December 13, 2017

Texas CASA: Visionary Leadership

To achieve success, CASA Boards must be passionately committed to the mission, possess substantial leadership skills and expertise and be organized for strategic leadership. Nothing less will do at a time when boards are facing the challenges of building long-term financial sustainability, weighing strategic restructuring options and planning for leadership succession.

The unrelenting pace of change challenges nonprofit boards to look and act differently.
Some boards have already made the transition. They possess many qualities and characteristics that together define a new profile of board effectiveness.

In this fast-paced session, participants will learn six new board profile characteristics and explore solutions to barriers their board’s face in creating visionary leadership including
• A lack of time
• Risk taking, risk avoidance
• Lack of board involvement in strategic thinking, planning and decision making
• Lack of knowledge in an increasingly complex world
• Micromanagement
• Holding on to old ways
• Failing to find the right members

Decision Making For Nonprofit Boards

Non Profit Consulting and Training - Wendy Biro-Pollard

Many nonprofit organizations struggle, quite understandably, with technology planning and investment. New computers, sophisticated websites and database systems can be expensive. Staff members may be resistant to change and to learning new applications.

But, to quote a famous saying from my homeland: “penny wise can be pound foolish”. Sound and well-thought out purchases in the short term have the potential to save significant resources in the medium to long term.

So, how should your Board of Directors and/or your Technology Committee approach technology planning and investment?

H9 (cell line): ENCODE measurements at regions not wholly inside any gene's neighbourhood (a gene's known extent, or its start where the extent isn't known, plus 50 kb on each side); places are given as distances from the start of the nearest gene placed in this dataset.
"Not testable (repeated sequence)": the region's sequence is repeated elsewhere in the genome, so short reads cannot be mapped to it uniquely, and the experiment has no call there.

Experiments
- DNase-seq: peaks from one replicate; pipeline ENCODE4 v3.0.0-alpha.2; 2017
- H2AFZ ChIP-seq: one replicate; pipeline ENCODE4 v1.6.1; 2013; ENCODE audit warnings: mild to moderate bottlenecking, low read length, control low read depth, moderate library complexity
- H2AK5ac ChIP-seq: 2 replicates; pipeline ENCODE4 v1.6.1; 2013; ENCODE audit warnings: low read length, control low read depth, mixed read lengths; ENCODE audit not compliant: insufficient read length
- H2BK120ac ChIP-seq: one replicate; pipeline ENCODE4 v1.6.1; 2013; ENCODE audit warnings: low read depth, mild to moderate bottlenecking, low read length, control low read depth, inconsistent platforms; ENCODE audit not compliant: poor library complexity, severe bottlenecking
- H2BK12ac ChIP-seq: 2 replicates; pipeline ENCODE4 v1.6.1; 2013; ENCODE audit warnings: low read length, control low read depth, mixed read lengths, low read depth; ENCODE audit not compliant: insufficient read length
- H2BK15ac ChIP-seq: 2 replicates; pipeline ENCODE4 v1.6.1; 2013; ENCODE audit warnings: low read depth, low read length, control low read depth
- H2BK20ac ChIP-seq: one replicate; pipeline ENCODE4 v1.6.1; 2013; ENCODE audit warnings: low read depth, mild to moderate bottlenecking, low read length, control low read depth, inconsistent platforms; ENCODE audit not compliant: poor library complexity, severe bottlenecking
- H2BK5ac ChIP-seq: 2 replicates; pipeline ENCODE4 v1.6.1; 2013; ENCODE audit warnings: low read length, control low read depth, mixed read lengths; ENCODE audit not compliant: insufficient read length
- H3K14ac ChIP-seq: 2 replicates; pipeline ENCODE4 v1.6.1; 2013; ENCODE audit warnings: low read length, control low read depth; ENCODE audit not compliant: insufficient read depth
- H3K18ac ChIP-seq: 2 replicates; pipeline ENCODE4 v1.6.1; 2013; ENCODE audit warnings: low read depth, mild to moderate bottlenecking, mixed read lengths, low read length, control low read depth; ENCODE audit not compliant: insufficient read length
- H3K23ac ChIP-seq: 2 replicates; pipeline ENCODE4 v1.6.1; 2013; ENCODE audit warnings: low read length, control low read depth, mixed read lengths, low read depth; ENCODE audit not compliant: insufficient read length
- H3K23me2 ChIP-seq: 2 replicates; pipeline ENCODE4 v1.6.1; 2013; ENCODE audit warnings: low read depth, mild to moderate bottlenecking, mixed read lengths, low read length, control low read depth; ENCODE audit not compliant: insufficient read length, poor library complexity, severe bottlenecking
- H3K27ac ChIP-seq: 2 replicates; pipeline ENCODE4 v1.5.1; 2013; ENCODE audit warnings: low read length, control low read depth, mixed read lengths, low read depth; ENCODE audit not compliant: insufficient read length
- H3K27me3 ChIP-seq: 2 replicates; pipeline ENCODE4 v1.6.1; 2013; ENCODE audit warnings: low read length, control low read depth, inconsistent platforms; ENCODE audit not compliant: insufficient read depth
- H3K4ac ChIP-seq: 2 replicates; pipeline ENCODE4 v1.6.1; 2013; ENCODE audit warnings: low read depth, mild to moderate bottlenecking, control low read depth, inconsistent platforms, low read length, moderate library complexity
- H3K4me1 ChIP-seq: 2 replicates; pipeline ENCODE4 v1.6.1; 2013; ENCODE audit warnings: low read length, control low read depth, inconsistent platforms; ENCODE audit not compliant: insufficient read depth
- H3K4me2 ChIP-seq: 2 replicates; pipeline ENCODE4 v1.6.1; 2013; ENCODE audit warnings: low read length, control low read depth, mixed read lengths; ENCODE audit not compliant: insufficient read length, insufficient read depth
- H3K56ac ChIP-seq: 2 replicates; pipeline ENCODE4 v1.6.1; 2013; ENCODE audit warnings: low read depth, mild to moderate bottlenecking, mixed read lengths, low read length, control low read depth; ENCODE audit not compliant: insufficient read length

One technique is to start out with a “blue-sky” session. First, take an inventory of the capabilities that you currently have, what’s working in your operations, and your limitations and frustrations. Then, without consideration of constraints such as cost or staff resources, list the things that you should ideally be able to do.

I like to use “What’s the One Thing” questions for this process to help you focus and prioritize:

  • What’s the One Thing that you’re currently doing that is most valued by your constituents? (i.e. Board, members, founders, staff, the general public . . .)
  • What’s the One Thing that you currently don’t do that your constituents wish that you would?
  • What’s the One Thing that would give you maximum competitive advantage? (or fundraising edge, or whatever is your most burning need . . .)

Look at the procedures that are currently absorbing staff time and resources. Is there potential to streamline these, or to recreate them in a way that would be more cost-effective?

For example, many organizations produce small informational leaflets, brief white papers, or regularly updated research findings. These are sold for a few dollars, which may not cover the true cost of printing, mailing, and check or credit card processing.

An alternative is to provide these as downloadable e-books on your Website. When the buyer enters their credit card, they gain instant access to your materials in whatever format you choose – Adobe Acrobat (pdf), Word, html, etc. Once this system is set up, you should have few maintenance or support issues, and you’re in business on a 24/7 basis. You can change the documents whenever you need to, without leaving stocks of outdated print copies.

Are you using e-mail as effectively as you could?  There are elements to successful implementation of e-mail:

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